Today, I have the honor and delight to introduce a fellow Matthews, North Carolina writer, Michelle Nott. Michelle is celebrating the publication of her debut picture book, Teddy, Let's Go (Enchanted Lion Books: December 2022). After the review, make sure you read my interviews with Michelle and Nahid Kazemi, the illustrator. It'll make you want to pass this sweet multi-generational book along to your child or grandchild.
I have reviewed hundreds of picture books, but I can't remember any that open with three wordless pages. These pages depict Teddy's "birth."
Here is one of the spreads:
Following these sewing scenes, the reader meets Teddy's creator. "The wavy-haired woman with love in her eyes pulled me close and whispered in my ear."
Teddy "floats" into his new home and is introduced to his owner. "This...is Teddy," the wavy-haired lady says.
A nose as small as mine rubbed against my cheek.
We were made for each other.
Teddy goes everywhere with the little girl. They eat mushy vegetables together and both need a bath. They celebrate their first birthday with cake and party hats. When she begins to talk, Teddy names her.
|She soon had a name for everything. "Here's my Rabbit and my Giraffe |
and my Teddy and my...my...my."
So I called her by her favorite word: My.
No matter what they did together, Teddy always listened for his name and knew what would come next, Teddy, let's go."
My grows up and...
|One summer, I climbed into My's backpack |
and we rode a bus to camp.
Teddy was often left behind in the cabin (which he guarded) and tried to figure out what he was supposed to do next. He watched and the screen door sprung open, and laughter blew in. (I had to include that line because I love it!)
Teddy and My return home after camp and Teddy hiked to the top of her dresser.
After their seventh birthday when "Teddy whispered happy dreams in her ear," he felt something different. Days and nights passed. He listened. Then one day, A small voice cried. My went still. I stretched out my arms and legs so My would know I was still there.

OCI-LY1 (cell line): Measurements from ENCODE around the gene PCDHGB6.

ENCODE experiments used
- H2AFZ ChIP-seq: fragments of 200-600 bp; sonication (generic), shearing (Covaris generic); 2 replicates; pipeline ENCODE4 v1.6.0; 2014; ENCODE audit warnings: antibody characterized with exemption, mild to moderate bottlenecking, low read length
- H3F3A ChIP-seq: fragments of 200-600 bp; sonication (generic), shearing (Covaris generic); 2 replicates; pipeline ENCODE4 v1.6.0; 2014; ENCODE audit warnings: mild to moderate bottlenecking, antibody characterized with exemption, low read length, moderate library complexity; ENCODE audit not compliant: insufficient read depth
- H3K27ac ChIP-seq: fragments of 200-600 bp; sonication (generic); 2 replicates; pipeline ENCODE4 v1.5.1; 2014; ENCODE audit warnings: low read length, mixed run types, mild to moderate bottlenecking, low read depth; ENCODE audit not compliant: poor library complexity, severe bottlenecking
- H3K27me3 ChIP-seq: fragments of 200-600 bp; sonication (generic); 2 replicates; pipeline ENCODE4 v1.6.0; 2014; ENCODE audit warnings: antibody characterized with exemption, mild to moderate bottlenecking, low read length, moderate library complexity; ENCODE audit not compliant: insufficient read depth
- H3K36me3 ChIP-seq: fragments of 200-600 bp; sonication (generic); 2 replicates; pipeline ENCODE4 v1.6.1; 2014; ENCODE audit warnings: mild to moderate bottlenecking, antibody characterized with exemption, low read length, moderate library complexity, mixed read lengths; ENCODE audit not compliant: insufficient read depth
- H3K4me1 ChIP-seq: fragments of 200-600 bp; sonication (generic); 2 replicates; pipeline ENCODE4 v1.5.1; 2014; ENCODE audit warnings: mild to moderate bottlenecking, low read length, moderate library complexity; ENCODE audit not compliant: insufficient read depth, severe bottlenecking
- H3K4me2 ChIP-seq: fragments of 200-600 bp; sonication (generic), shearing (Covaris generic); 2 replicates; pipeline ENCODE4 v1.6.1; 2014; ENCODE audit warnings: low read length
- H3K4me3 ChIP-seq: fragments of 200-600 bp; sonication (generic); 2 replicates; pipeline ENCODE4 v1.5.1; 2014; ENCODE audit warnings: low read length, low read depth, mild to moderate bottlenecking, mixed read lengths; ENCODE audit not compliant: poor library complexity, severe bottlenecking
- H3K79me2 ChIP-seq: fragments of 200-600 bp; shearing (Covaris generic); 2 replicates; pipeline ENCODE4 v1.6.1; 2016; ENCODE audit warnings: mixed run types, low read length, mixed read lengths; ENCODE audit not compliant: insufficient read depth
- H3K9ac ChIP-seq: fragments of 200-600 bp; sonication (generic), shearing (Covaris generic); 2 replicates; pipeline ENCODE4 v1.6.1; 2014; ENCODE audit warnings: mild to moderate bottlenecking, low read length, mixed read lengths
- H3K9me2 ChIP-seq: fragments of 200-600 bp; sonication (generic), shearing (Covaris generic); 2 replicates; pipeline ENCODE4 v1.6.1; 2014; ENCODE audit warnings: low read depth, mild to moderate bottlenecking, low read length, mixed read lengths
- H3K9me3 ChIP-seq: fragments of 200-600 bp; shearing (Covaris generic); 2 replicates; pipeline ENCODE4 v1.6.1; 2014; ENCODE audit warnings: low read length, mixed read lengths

My scrubs Teddy and sews some loose stuffing back inside of him. Then she says, "Teddy, let's go!" She closes one door and opens another.
|"This," she said ,"is Teddy."|
I floated down to our first bed and to a new baby. This was our moment.
I listened...and whispered happy dreams in his ear.
I love so much about this sparsely written and beautifully illustrated picture book. I love how the author brings the story full circle in the same way that Bevan, A Well-Loved Bear did. I love Michelle's lyrical language, her use of repetition, and the threads that connect the grandmother to her granddaughter and then connect My to her baby brother. And as a daughter who learned to sew on my mother's Singer sewing machine and has made her share of stuffed animals and pillows with my own daughters and granddaughters... I love how My sews up Teddy just like her grandma.
As a special treat, you are going to hear how both Michelle and Nahid drew from their own childhood experiences to write and illustrate Teddy. AND you'll also hear how their vision for the wordless pages was exactly the same without ever consulting with one another.
Carol: What was the inspiration for Teddy, Let's Go!
Carol: What was your path to publication?
Michelle: As mentioned, the idea for this story occurred when my children were quite young. At first, I wrote it as a bedtime story for them. Once I discovered SCBWI and CBI, I revised and shaped it in hopes of publication. After querying it for a couple years, I often read that it was lovely but "too quiet." So, I put it away.
Fast forward to my daughters in high school, I queried Essie White with a middle grade novel who really liked my writing and asked if I also wrote picture books. I sent her three --two that were more commercial and Teddy Let's Go! She signed me for Teddy. A couple years later, she sold the manuscript to Enchanted Lion Books with Nahid Kazemi as the illustrator. I could not have been more thrilled!
In a very early draft, I had paragraphs describing the grandmother sewing and stitching Teddy together. All that description was lovely for an oral story at bedtime, but entirely too much for a book. Nor would it be necessary. I cut it all before submitting it to agents. I didn't even add an illustration note. And then, I saw the PDF of the final art by Nahid. She had brilliantly illustrated in the first wordless spreads just what I had imagined in my head.